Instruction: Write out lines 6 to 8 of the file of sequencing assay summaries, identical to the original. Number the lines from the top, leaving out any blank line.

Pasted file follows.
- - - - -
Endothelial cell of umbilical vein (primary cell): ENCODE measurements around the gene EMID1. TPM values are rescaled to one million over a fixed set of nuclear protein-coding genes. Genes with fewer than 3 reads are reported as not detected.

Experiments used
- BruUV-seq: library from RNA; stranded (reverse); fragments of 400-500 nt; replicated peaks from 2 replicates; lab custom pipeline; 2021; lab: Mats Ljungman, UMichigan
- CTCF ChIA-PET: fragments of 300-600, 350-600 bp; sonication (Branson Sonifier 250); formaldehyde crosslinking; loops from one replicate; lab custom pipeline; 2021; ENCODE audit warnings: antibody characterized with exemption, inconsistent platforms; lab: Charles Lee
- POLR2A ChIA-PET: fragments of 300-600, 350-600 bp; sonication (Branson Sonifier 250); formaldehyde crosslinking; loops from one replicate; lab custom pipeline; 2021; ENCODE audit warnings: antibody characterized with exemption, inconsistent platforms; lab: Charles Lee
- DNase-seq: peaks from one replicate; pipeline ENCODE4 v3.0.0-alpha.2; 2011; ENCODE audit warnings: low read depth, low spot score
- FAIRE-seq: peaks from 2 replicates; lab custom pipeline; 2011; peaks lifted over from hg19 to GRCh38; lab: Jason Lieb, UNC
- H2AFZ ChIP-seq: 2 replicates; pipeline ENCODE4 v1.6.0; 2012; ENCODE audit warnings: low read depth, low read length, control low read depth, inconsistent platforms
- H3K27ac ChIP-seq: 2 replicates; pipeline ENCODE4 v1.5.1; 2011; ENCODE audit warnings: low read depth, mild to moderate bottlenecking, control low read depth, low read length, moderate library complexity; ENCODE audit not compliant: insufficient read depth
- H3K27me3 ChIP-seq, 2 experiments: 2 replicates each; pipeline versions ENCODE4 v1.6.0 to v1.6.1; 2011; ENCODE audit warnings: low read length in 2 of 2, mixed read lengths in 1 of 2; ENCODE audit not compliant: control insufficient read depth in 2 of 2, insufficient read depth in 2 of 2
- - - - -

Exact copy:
- DNase-seq: peaks from one replicate; pipeline ENCODE4 v3.0.0-alpha.2; 2011; ENCODE audit warnings: low read depth, low spot score
- FAIRE-seq: peaks from 2 replicates; lab custom pipeline; 2011; peaks lifted over from hg19 to GRCh38; lab: Jason Lieb, UNC
- H2AFZ ChIP-seq: 2 replicates; pipeline ENCODE4 v1.6.0; 2012; ENCODE audit warnings: low read depth, low read length, control low read depth, inconsistent platforms